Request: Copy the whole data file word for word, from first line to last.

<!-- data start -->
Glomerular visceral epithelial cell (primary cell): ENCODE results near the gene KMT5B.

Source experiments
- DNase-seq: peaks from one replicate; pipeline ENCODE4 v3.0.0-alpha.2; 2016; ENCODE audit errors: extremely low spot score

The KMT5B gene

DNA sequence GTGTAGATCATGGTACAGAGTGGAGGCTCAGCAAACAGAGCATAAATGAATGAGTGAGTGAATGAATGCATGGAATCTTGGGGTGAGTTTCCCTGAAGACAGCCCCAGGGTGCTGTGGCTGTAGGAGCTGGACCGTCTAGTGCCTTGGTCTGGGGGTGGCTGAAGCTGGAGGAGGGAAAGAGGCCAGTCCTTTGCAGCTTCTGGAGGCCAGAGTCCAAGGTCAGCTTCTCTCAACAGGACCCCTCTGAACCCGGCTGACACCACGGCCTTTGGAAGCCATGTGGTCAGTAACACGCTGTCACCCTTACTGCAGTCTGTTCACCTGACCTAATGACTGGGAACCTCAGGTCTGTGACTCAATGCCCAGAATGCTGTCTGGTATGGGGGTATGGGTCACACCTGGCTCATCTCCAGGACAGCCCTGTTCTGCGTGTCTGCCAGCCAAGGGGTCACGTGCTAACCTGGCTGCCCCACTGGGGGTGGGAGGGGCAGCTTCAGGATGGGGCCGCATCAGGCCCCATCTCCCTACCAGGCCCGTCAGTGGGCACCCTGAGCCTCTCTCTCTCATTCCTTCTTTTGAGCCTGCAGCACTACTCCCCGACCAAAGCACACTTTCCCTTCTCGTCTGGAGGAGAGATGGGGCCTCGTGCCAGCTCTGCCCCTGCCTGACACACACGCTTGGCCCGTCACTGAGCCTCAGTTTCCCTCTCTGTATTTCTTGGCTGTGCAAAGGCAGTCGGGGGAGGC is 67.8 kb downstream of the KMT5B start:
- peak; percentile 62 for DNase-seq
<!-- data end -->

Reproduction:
Glomerular visceral epithelial cell (primary cell): ENCODE results near the gene KMT5B.

Source experiments
- DNase-seq: peaks from one replicate; pipeline ENCODE4 v3.0.0-alpha.2; 2016; ENCODE audit errors: extremely low spot score

The KMT5B gene

DNA sequence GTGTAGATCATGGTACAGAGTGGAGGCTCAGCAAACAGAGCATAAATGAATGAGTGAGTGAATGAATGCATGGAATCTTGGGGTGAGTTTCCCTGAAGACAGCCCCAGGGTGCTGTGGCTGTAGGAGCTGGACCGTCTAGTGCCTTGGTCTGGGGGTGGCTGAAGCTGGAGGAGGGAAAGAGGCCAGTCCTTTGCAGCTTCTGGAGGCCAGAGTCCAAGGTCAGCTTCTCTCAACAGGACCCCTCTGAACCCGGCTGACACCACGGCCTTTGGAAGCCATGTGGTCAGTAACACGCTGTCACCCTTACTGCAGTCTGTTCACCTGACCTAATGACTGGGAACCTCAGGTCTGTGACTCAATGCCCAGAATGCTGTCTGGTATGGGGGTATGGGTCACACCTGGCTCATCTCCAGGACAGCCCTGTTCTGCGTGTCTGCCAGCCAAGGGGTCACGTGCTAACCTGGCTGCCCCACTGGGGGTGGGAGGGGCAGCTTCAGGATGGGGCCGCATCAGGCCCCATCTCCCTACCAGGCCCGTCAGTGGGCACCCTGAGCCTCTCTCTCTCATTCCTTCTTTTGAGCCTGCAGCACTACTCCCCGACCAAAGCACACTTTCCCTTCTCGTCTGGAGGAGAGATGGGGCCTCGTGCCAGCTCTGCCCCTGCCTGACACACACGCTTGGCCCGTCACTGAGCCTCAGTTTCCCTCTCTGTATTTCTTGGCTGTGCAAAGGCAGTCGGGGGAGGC is 67.8 kb downstream of the KMT5B start:
- peak; percentile 62 for DNase-seq